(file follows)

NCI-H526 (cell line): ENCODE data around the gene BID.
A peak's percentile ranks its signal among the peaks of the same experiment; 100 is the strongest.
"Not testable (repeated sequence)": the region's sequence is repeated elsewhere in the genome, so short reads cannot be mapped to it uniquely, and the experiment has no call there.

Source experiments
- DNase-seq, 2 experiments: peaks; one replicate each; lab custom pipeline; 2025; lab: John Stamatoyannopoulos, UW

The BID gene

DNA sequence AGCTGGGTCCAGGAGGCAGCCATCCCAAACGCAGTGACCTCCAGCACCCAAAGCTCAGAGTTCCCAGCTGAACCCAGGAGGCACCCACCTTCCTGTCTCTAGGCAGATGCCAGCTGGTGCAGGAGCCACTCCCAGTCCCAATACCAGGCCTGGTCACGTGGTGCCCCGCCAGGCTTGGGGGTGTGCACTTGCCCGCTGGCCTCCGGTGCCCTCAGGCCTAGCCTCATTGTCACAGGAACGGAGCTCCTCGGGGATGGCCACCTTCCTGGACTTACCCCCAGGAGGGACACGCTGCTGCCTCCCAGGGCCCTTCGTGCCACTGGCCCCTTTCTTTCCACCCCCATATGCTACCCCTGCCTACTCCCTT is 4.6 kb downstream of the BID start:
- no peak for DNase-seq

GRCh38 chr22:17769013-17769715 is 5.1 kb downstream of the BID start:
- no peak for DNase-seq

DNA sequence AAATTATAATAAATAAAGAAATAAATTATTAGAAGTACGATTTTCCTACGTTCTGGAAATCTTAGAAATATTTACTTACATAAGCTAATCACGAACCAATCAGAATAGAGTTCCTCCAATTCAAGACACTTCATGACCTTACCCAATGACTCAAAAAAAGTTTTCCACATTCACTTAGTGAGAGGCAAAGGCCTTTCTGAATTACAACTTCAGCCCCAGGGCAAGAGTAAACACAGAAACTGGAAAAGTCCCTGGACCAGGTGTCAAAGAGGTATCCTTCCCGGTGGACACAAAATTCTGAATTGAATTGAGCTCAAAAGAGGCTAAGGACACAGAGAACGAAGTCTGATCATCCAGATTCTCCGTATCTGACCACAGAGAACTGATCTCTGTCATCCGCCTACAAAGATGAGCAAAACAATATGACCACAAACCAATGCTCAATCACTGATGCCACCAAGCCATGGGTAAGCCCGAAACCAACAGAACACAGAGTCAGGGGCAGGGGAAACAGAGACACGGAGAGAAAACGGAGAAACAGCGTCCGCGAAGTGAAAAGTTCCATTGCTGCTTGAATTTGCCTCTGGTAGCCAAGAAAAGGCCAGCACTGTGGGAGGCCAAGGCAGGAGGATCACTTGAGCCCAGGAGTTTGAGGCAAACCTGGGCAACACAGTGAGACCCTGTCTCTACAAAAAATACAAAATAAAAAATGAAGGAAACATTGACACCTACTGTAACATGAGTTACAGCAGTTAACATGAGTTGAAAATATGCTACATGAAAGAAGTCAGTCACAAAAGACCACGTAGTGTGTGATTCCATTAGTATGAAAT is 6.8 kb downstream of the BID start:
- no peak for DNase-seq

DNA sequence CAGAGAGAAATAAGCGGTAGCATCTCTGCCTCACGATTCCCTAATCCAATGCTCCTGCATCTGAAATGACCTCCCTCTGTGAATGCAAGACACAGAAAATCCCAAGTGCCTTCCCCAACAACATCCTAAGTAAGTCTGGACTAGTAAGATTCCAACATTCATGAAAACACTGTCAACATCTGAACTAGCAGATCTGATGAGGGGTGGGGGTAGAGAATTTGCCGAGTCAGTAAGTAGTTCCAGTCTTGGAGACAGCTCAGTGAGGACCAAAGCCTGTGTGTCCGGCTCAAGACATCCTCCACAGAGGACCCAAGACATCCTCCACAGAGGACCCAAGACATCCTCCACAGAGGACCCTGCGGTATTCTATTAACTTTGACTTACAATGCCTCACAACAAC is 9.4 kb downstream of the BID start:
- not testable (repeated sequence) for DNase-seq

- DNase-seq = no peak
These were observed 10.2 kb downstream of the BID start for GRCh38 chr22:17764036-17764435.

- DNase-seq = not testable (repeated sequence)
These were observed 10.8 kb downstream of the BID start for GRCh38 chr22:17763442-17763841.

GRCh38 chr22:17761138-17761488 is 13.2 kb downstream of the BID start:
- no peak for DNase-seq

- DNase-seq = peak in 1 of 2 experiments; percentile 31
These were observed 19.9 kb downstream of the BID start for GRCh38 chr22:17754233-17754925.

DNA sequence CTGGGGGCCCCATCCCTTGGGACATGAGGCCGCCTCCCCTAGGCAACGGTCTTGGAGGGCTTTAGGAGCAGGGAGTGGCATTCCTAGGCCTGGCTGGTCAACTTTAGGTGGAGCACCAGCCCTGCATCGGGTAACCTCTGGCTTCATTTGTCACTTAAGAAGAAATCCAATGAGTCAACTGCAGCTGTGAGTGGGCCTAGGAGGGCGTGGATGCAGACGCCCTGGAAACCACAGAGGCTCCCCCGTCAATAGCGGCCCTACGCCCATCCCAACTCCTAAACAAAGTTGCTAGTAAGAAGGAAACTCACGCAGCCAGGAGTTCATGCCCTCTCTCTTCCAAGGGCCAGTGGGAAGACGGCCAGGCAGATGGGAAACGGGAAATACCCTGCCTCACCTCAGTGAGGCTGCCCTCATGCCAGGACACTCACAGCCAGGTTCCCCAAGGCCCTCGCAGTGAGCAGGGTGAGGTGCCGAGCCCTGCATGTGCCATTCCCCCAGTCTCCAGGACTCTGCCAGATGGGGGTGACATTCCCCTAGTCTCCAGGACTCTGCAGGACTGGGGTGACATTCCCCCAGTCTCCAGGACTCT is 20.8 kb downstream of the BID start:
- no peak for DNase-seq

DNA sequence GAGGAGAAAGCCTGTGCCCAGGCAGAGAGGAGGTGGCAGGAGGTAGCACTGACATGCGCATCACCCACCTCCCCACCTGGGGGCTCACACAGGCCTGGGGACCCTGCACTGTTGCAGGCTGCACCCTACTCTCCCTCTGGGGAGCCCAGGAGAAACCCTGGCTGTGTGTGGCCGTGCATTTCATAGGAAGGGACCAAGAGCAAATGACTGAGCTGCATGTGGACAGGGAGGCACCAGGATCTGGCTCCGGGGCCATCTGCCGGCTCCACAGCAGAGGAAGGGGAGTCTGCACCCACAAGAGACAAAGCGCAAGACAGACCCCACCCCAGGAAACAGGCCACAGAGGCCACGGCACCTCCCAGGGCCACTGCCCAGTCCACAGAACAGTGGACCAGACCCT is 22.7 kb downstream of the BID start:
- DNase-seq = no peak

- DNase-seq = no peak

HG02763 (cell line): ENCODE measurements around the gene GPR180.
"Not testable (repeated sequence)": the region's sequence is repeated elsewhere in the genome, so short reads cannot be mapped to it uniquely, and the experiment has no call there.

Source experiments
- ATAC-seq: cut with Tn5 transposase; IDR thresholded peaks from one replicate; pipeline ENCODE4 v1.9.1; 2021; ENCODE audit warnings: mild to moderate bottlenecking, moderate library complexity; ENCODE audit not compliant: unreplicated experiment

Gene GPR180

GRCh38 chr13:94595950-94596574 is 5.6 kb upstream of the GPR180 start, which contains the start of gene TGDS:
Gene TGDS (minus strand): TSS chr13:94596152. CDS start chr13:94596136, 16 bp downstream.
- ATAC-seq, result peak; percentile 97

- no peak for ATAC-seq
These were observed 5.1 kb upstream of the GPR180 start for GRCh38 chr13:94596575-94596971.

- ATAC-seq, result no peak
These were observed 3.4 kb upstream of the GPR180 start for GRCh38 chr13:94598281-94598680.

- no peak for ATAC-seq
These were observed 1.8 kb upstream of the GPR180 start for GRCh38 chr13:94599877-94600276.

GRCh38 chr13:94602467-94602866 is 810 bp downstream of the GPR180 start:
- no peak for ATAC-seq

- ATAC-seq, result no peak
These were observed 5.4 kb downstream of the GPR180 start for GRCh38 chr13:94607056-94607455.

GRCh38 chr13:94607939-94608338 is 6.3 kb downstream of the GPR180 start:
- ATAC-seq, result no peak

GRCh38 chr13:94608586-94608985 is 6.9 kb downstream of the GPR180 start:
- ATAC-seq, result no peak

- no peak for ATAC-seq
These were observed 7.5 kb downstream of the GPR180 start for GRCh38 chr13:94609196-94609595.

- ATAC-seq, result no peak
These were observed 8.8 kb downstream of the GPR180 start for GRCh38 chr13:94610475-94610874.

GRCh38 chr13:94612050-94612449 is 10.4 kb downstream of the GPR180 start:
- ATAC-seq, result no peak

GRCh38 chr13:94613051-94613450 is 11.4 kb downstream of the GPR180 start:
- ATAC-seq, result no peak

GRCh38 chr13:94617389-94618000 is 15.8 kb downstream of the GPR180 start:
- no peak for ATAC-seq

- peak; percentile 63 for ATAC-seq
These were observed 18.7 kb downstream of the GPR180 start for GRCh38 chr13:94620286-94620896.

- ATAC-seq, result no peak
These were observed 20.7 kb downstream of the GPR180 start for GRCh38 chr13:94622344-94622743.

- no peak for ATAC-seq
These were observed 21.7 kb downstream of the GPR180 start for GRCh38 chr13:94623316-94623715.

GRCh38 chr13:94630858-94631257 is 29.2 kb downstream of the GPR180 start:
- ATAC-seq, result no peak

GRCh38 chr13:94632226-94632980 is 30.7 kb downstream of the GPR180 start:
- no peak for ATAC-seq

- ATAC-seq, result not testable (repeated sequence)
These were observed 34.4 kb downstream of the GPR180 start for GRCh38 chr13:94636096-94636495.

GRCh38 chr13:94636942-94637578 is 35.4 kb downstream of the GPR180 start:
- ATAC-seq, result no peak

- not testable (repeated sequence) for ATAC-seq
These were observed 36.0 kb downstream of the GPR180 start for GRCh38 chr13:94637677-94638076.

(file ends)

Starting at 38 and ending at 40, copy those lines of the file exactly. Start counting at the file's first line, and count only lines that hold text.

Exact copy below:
- ATAC-seq, result no peak
These were observed 3.4 kb upstream of the GPR180 start for GRCh38 chr13:94598281-94598680.

- no peak for ATAC-seq